Why are the Great Lakes on the rise? NPR (10/20) During the late summer and early fall, the water level on the Great Lakes usually drops several inches. This year, three of those lakes, Superior, Michigan and Huron, have seen the opposite happen - rising water levels.
Taking a look at Lake Huron's high water level The Sudbury Star (10/18) Lake Huron was, and is now again, way above what is regarded as "chart datum" by the Canadian Coast Guard -- a big change from a couple of summer's ago when we all were complaining about the lake's low level.
Fall like weather arrived in the Great Lakes basin this week. Other than some light precipitation to start the work week, conditions were largely dry across the region. Look for scattered showers at times this weekend accompanied by warmer temperatures. To date in September, the Great Lakes basin as a whole has received above average precipitation.
Water Level Conditions:
Lakes Superior and Michigan-Huron are 9 and 19 inches, respectively, above their levels of a year ago. Lakes St. Clair and Erie are 14 and 7 inches, respectively, above what they were at this time last year, while Lake Ontario is 1 inch above its level from a year ago. Lakes Superior and Michigan-Huron are predicted to fall 1 and 2 inches, respectively over the next month. Lakes St. Clair, Erie, and Ontario are projected to fall 6, 5, and 6 inches, respectively, over the next 30 days.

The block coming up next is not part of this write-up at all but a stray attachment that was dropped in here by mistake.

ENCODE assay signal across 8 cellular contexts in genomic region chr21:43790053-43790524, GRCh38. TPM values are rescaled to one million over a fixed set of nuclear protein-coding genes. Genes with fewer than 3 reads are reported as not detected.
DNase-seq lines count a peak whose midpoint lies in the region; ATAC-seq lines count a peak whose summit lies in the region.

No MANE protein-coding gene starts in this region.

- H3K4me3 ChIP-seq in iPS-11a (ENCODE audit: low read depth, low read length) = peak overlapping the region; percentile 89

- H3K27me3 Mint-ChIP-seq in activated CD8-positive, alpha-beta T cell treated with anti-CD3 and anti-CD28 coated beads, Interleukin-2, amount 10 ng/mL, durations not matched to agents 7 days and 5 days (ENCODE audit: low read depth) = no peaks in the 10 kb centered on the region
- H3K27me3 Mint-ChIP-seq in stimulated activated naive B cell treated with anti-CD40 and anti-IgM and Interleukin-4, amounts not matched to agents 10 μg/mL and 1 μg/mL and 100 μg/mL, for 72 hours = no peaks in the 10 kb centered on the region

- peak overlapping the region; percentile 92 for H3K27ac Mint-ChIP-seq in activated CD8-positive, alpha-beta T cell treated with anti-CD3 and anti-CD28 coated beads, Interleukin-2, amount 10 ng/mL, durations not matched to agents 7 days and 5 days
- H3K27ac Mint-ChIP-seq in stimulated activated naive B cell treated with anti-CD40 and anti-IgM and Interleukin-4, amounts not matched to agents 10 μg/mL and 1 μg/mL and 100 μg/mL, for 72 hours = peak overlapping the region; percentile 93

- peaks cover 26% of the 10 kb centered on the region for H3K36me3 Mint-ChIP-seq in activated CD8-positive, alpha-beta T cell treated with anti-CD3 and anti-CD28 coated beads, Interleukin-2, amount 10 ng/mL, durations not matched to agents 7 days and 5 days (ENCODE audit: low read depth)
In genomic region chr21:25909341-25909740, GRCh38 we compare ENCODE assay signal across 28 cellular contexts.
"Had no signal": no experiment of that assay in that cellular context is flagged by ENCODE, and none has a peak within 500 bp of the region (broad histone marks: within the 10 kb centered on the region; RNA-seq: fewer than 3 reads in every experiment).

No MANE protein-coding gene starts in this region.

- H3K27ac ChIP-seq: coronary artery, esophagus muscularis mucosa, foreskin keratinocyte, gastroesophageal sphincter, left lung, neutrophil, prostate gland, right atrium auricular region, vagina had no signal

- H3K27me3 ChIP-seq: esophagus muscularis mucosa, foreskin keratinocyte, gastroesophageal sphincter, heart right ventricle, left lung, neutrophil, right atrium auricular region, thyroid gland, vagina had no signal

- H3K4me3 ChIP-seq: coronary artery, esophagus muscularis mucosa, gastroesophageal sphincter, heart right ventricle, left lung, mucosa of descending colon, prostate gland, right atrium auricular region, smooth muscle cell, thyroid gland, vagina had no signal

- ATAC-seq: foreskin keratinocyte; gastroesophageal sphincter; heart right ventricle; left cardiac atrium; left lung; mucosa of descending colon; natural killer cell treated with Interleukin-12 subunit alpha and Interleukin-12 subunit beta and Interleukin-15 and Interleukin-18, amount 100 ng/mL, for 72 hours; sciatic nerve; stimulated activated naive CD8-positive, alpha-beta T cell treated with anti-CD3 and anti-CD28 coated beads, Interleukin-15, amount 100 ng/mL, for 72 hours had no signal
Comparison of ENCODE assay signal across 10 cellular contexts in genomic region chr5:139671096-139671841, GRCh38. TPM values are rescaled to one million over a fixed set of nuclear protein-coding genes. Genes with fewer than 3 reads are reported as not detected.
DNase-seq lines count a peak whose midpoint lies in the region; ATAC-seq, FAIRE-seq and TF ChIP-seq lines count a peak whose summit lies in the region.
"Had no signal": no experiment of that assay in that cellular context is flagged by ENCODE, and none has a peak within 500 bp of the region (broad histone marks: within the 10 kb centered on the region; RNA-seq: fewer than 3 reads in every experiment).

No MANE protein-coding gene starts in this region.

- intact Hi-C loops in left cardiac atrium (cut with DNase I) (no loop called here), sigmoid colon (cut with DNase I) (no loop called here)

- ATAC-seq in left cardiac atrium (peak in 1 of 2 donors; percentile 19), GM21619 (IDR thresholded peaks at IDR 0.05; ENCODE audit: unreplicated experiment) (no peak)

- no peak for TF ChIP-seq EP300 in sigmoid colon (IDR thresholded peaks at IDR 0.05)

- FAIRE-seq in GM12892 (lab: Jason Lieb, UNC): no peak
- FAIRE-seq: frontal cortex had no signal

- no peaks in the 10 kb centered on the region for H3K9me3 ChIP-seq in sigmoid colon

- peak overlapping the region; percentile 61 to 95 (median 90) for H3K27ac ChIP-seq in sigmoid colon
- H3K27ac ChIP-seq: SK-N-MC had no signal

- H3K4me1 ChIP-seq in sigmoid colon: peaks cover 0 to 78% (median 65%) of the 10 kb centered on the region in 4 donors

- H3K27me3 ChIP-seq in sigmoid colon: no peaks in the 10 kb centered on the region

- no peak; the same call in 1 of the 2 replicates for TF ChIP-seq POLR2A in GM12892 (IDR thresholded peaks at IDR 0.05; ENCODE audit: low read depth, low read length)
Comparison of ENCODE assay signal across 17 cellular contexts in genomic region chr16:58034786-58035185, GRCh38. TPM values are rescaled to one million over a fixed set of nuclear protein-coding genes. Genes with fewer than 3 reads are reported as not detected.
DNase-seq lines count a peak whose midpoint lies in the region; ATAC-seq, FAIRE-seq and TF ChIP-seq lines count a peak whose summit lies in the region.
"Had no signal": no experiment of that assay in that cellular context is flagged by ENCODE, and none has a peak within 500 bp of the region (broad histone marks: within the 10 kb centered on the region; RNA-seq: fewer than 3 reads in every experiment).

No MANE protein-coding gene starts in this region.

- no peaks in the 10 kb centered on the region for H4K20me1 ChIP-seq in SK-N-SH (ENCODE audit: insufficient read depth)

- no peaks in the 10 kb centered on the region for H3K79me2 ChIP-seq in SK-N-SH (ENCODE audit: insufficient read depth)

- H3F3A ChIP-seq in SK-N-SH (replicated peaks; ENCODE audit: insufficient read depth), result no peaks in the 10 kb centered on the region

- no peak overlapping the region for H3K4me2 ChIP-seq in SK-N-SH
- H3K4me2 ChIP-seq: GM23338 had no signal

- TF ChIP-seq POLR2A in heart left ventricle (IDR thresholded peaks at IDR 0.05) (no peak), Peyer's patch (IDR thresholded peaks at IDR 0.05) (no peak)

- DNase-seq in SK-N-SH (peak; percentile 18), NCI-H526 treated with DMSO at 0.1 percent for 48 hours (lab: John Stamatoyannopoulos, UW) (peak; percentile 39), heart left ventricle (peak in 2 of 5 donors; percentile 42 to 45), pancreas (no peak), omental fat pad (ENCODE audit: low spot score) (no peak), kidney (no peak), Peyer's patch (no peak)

See the Great Lakes Water Levels web page for more water level information.
Forecasted outflows / channel conditions:
Lake Superiorís outflow through the St. Maryís River is forecasted to be well above average for the month of September. Lake Michigan-Huronís outflow into the St. Clair River and Lake St. Clairís outflow into the Detroit River are predicted to be near average in September. In addition, the outflow of Lake Erie into the Niagara River and Lake Ontarioís outflow into the St. Lawrence River are projected to be above average in September.
Official records are based on monthly average water levels and not daily water levels. Users of the Great Lakes, connecting channels and St. Lawrence River should keep informed of current conditions before undertaking any activities that could be affected by changing water levels. Mariners should utilize navigation charts and refer to current water level readings.